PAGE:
Golden Gate District
Within the fashionable Golden Gate district is the neighborhood of Pacific Heights. The main commercial area is situated along Fillmore Street which has a good variety of local boutiques, cafes, and restaurants.
Venturing off Fillmore Street, we walked along Broadway Street and were greeted with more steep hills (but this is San Francisco, after all) and beautiful homes of the upper class.
One of the notable homes at Pacific Heights include the Spreckles Mansion, home of novelist Danielle Steel.
The area is peaceful and once atop the hill, we had beautiful views of the bay and the Palace of Fine Arts.
Another neighborhood located within the Golden Gate District is Cow Hollow where most of the action take place along Union Street where we could find art galleries, more boutiques, antique stores, cafes, bakeries, and restaurants.
The area is known for its Victorian and Edwardian architecture that are visibly noted in homes and commercial establishments.
One famous building with an impressive architectural influence is the Vedanta Temple, which was designed with just not one design type but combined with a mixture of architectural influences including Oriental, Edwardian, Queen Anne, etc. The combination of various architectural influences was said to reflect the architect's philosophy that all roads lead to one God.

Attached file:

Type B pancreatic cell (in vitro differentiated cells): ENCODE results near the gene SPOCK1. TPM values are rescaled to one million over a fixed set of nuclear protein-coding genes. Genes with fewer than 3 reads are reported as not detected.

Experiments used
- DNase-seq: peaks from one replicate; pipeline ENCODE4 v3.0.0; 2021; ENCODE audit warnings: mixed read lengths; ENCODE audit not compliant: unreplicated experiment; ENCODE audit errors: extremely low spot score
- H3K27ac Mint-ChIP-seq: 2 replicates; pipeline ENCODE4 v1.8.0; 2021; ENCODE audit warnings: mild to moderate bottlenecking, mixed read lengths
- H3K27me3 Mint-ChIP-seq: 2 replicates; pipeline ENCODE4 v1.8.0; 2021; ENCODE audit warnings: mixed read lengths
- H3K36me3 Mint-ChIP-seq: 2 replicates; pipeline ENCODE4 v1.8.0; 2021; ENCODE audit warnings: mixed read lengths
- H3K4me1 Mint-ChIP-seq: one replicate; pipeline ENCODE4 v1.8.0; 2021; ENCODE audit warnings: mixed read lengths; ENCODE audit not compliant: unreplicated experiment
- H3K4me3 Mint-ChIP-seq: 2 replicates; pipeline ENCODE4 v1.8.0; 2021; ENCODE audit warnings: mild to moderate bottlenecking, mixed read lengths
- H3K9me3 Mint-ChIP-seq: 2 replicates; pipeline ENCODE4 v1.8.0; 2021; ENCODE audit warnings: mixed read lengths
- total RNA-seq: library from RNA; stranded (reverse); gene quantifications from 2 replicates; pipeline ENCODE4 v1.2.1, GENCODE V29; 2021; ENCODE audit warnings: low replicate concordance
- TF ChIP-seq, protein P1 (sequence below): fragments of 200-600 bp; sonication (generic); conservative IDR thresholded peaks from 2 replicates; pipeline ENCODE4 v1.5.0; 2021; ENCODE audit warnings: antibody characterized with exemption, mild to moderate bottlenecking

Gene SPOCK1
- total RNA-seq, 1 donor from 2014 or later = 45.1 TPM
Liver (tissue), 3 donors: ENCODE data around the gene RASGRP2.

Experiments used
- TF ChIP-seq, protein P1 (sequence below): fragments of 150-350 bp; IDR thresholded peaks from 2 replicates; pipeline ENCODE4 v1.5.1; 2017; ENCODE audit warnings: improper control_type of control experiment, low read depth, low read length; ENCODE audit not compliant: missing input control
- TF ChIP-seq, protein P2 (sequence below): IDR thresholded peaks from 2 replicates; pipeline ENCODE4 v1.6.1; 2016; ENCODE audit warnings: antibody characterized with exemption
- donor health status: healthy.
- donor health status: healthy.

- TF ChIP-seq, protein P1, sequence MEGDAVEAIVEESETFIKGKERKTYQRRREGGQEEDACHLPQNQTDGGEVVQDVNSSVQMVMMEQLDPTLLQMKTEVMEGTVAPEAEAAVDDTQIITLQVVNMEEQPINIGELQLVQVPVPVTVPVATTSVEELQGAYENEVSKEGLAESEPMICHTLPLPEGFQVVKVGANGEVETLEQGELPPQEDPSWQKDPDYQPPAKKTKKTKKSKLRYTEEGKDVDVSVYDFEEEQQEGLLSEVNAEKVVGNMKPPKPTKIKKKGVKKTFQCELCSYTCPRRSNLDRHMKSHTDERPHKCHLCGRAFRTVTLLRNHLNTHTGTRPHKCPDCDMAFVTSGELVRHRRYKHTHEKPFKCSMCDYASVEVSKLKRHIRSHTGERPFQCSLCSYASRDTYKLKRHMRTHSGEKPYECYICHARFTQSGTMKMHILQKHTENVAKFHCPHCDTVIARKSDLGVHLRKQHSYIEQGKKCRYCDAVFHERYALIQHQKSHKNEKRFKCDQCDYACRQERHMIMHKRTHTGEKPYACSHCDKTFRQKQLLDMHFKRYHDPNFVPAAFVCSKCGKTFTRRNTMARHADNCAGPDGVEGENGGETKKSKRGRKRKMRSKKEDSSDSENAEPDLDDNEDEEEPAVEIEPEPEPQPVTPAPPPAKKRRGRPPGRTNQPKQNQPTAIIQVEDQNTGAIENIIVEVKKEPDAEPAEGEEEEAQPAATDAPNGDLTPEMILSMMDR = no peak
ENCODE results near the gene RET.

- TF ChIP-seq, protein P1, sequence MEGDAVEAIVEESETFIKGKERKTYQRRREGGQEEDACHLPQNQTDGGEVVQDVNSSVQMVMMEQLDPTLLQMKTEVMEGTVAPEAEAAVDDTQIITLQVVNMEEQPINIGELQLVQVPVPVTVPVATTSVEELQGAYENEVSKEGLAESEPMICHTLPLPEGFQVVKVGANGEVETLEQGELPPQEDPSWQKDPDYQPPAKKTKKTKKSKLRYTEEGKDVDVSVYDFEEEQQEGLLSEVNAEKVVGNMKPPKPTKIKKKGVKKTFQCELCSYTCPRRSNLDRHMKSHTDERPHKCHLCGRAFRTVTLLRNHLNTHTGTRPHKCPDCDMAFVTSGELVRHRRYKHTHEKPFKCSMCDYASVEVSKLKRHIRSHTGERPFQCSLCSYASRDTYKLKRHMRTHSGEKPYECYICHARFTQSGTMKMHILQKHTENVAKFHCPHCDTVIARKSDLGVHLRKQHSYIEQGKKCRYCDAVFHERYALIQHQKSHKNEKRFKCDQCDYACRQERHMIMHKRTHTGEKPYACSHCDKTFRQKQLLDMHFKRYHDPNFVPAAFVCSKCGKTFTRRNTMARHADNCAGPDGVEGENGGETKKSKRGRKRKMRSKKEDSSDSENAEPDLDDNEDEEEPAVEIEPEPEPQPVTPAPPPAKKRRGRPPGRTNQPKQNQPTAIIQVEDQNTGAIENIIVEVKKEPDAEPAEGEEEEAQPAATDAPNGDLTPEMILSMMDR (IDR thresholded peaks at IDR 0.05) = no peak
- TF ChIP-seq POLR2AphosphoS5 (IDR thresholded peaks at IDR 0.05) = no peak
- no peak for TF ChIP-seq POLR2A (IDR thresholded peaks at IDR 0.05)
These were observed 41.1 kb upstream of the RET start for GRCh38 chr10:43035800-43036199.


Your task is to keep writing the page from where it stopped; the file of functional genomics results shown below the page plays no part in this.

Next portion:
Castro, the gay mecca of the world, authentically represents what San Francisco values are all about: liberal and progressive. We were there on a rainy day and managed to duck for cover at some of the stores. Mainly centered on Market and 19th Streets, Castro is visibly noticed by the unmistakable rainbow flags.
Conversations about the 1960s hippie movement often evoke the famous intersection of Haight-Ashbury. As the main stage of the hippie revolution, about a hundred thousand people came from around the world and gathered at this intersection looking for creative expression and free love, while also giving birth to the counterculture phenomenon and alternative lifestyles among the people. Today The Haight is a stark reminder of its past with the strong bohemian culture still reflected in the area.
Considered the most photographed site of San Francisco, a visit to Alamo Square with these Victorian homes against the skyline backdrop is enough to remind me of my childhood days of watching Full House where this exact location was filmed for the TV show's opening credits. This picturesque view is tremendously unique with the combination of both classic Victorian architecture and the modern buildings in downtown that make up the skyline in the background.
Not a exactly a neighborhood, this area in Union Square is worth the time even for those who are not into chain stores and departmental stores. The colonial architecture buildings are gorgeous and deserve any photographer's attention.
San Francisco really is a great playground for photographers.